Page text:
Tuesday, October 02, 2007

Truly Mindblowing Short Stories

It's a theme we've been tackling here for some time now (Mutt mostly has been leading the charge, with me, being much less well-read at least in short fiction, yapping behind him like a junkyard dog!)(actually come to think of it, I've been doing that more or less my whole life... uh... let's pick that up some other time...). But it simply refuses to go away, and now it seems like everywhere you turn, people are writing and commenting about it. Famous people, like Stephen King and Joseph Epstein and Philip Roth and others. What am I talking about? Simply this:

Where have all the truly mind-blowing short stories gone? Why can't we (generally speaking) seem to write them anymore, and what will take to bring some back?

Stephen King, who was recently asked to edit the Best American Short Stories, 2007 edition, offered up this essay that was printed by the New York Times (http://www.nytimes.com/2007/09/30/books/review/King2-t.html?_r=1&oref=slogin), taking on these very questions directly. It has generated a lot of debate and comment. And then just today, I come across this quote from perhaps America's most respected essayist, Joseph Epstein... which, while perhaps not directly related, gets to the same issue Mutt and I have been discussing that may well hold the key to this mystery:

"Belief goes to the heart of the problem: if you don't know what you believe in, you cannot construct moral dramas, which leaves you with making jokes through elaborate literary constructs to make the sham point about reality not quite existing, or that life is really no more than a dream, sha-boom, sha-boom."

Mutt, I sure don't know if he was thinking of the recent crop of stories from the much-ballyhooed New Yorker when he wrote this, but it sure does seem like the shoe fits in this case, don't it??

Well, I certainly am not the guy who's going to deliver the answer to these questions, not here or not anywhere else. But, to celebrate all that the craft can truly be, and secondly, because lists are just plain interesting, here is my personal list of truly mind-blowing short stories. My criteria for this list is simply that these are some of (certainly not all of!) the stories that stopped me dead in my (figurative) tracks when I read them, that lingered in my mind (in most cases) not for days, but for years afterward... and are obviously still there. These are stories that I, in fact, never expect to fully leave, and I don't want them to. They are pieces of writing I truly savor, go back to and will continue to go back to be reminded of the soul-shaking impact great fiction can have on your average ravenous mind.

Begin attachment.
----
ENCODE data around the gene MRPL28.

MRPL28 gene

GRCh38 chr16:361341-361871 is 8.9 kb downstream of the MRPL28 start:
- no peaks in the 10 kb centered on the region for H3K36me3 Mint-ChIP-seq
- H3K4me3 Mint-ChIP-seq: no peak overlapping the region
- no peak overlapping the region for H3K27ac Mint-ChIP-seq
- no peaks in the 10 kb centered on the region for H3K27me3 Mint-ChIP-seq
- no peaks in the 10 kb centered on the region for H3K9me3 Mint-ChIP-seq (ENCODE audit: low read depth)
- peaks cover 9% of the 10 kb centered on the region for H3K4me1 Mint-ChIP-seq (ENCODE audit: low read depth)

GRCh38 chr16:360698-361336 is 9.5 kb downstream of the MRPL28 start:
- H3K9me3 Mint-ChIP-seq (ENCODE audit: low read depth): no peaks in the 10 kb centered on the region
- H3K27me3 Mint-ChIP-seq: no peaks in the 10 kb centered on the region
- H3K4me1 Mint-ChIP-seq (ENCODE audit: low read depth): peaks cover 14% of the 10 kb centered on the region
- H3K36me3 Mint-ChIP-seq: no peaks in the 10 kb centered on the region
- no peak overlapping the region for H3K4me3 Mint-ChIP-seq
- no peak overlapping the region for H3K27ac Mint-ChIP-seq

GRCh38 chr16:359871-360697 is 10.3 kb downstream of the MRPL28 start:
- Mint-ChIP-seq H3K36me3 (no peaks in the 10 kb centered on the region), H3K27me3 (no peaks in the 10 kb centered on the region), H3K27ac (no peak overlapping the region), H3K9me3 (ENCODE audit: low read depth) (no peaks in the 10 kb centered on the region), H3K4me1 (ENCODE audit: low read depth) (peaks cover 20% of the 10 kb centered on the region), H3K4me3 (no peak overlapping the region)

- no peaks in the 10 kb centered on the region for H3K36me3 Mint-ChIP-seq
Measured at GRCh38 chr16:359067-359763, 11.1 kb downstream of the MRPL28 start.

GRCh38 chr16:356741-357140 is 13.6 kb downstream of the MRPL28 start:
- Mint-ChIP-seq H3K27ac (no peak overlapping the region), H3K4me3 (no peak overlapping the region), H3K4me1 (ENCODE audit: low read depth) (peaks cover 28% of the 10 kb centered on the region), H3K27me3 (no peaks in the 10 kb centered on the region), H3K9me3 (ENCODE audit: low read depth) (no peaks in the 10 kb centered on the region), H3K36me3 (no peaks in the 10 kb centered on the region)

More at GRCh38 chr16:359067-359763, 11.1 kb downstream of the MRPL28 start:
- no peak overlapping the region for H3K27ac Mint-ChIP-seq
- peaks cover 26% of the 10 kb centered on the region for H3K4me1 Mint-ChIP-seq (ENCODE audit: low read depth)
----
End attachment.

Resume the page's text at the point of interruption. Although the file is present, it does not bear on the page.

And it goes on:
As always, I end with a challenge: which stories would be on your list?


"A Distant Episode," Paul Bowles
One of the most powerful -- and appropriate -- endings I've ever read in a short story.

"Murders in the Rue Morgue," Edgar Allen Poe
The greatest whodunit ever conceived? Hollywood wishes it could conceive of a "twist" this shocking.

"Wickedness"/"Nebraska," Ron Hansen
The "bookend" stories of Hansen's only collection deserve to be mentioned together... perfect depictions of the malice, and the miracle (respectively), of nature.

"The Enduring Chill," Flannery O'Connor
Of course I could have picked literally ANY O'Connor story for this list... but this one's final image of the Holy Ghost descending in a stain on the ceiling might just be the perfect summation of her inimitable, sacramental art.

"Roman Fever," Edith Wharton
One of these brilliant stories whose final line changes all that came before it.

"An Incident at Owl Creek Bridge," Ambrose Bierce